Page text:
Editorial: Promising signs of change in ASUA
It was a moment of political courage, a lighthouse of clarity in the fog and stormed-tossed futility of the Associated Students Senate. In their largely successful attempt to slash the overblown stipends of ASUA officials, Sens. Dave Snider and Marisa Hall made one last effort to put the culture of student government to the test, to leave their distinct mark on an organization permanently confused and terminally stupid. Throughout their ASUA Senate terms, both Hall and Snider have demonstrated themselves to be the kind of iconoclasts, who, with more support from the student body and student organizations at large, could achieve real change in ASUA. Their time passes with the end of the semester, but the stand they took at the ASUA meeting last Wednesday was one that ought to be remembered.
In a marathon session Wednesday night, the ASUA Senate, lead by Snider and Hall, went after its own - cutting $3,000 in stipends from several appointed positions in the name of programs. Their logic was simple, and in a world as hormonally baffled as ASUA's, their logic was elegant.
"The less money we spend on stipends, the more we can spend on services for students," Hall said. How about that. Rather than throwing money at positions that ASUA elected officials were having difficulty filling, why not give the money back to the students. Certainly that seems more logical than throwing more money at the problem. Sure, money can drum up some interest, but the stipends are not and have never been meant to serve as a living wage. So we're not talking about a whole lot of cash either way. Thus, the cuts carry with them as much symbolism as substance, but that symbolism is well worth $3,000.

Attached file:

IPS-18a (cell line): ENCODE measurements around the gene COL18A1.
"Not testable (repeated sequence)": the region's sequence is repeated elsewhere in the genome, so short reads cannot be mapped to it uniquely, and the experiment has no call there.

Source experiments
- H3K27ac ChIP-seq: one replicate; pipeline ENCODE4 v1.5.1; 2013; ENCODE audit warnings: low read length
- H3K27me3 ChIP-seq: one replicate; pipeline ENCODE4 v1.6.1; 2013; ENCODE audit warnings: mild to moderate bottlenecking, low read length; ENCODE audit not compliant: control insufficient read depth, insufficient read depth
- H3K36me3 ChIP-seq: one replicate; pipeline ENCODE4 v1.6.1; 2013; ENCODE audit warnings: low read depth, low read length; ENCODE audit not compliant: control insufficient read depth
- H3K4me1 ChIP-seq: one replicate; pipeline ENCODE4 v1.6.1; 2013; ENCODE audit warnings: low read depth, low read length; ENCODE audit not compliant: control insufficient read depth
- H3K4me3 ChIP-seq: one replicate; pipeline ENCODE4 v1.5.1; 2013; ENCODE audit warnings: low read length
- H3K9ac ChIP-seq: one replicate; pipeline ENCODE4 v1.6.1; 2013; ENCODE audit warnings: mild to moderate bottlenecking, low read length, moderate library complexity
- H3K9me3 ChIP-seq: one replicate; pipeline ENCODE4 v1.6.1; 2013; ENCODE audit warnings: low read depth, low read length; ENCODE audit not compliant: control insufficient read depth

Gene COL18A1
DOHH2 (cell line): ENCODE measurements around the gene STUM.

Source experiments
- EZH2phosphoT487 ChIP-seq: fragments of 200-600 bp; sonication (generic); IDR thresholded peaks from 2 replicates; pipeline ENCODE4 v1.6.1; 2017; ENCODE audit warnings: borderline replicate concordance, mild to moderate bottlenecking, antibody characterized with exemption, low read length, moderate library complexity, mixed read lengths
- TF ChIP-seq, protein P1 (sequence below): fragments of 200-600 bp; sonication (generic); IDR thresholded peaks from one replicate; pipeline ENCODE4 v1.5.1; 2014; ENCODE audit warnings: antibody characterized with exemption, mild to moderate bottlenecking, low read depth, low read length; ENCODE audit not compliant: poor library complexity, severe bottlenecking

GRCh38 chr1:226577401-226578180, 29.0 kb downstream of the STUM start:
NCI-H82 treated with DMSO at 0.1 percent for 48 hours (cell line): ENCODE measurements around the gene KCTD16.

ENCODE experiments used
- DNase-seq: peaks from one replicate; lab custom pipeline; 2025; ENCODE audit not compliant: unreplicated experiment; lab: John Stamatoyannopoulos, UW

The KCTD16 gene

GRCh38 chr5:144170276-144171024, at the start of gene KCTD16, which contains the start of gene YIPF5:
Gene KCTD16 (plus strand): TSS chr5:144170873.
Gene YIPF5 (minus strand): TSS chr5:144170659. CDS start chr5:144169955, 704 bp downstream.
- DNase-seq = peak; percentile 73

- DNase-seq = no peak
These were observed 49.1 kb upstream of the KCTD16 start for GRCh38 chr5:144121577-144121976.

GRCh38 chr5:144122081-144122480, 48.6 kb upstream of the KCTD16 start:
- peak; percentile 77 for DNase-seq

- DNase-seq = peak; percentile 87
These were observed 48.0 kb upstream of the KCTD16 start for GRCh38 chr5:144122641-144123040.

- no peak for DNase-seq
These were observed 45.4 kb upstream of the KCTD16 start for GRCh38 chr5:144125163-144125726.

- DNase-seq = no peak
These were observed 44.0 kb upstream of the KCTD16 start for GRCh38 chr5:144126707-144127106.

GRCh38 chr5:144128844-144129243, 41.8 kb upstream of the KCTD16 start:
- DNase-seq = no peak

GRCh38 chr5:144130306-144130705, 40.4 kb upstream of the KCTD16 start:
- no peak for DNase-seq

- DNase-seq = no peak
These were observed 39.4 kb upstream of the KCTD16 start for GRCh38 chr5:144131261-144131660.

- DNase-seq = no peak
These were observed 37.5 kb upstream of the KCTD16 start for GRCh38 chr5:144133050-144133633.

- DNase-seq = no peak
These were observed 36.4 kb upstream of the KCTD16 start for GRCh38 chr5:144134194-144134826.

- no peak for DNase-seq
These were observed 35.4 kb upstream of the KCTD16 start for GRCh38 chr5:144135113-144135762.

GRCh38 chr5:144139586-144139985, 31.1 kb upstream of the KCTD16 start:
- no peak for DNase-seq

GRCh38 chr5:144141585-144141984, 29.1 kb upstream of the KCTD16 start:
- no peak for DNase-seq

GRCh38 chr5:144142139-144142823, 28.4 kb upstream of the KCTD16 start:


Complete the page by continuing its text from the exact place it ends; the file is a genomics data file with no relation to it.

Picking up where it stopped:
It's worth $3,000 just to hear ASUA Administrative Vice President Ryan Rosensteel say "screwed."
Unlike Snider and Hall, the rest of ASUA still hasn't figured out that government is not supposed to be a club designed to build the resumes of its hierarchy. That, however, is too often the paradigm even real governments function under. Those governments, though, are usually, eventually, voted out or otherwise removed from office. Eventually, fed up with being screwed, a constituency will rise up and screw its unresponsive government. And that's the screw that hurts, Mr. Rosensteel.
Almost exactly one year ago in this space, the Wildcat opinion board wrote this upon the ascent of Status Quo President Tara Taylor:
"We've been critical of ASUA in this space before. We will contend that the government has failed to live up to its obligation to represent students.... (We need) A form of government that involves real representation and accountability, where students will step up to represent the diverse needs of their peers, where funding will be based not on tradition or politics, but on maximizing the return to students."
After a year of the Taylor ASUA, that call remains just as urgent. ASUA needs strong leadership. As we've also said before in this space, the new regime of Cisco Aguilar, president-elect, may be the one to provide good leadership. The leadership necessary to avoid petty squabbles with campus political enemies, to avoid ludicrous state legislative priorities and on and on. The leadership demonstrated by Snider and Hall - a leadership toward legitimacy.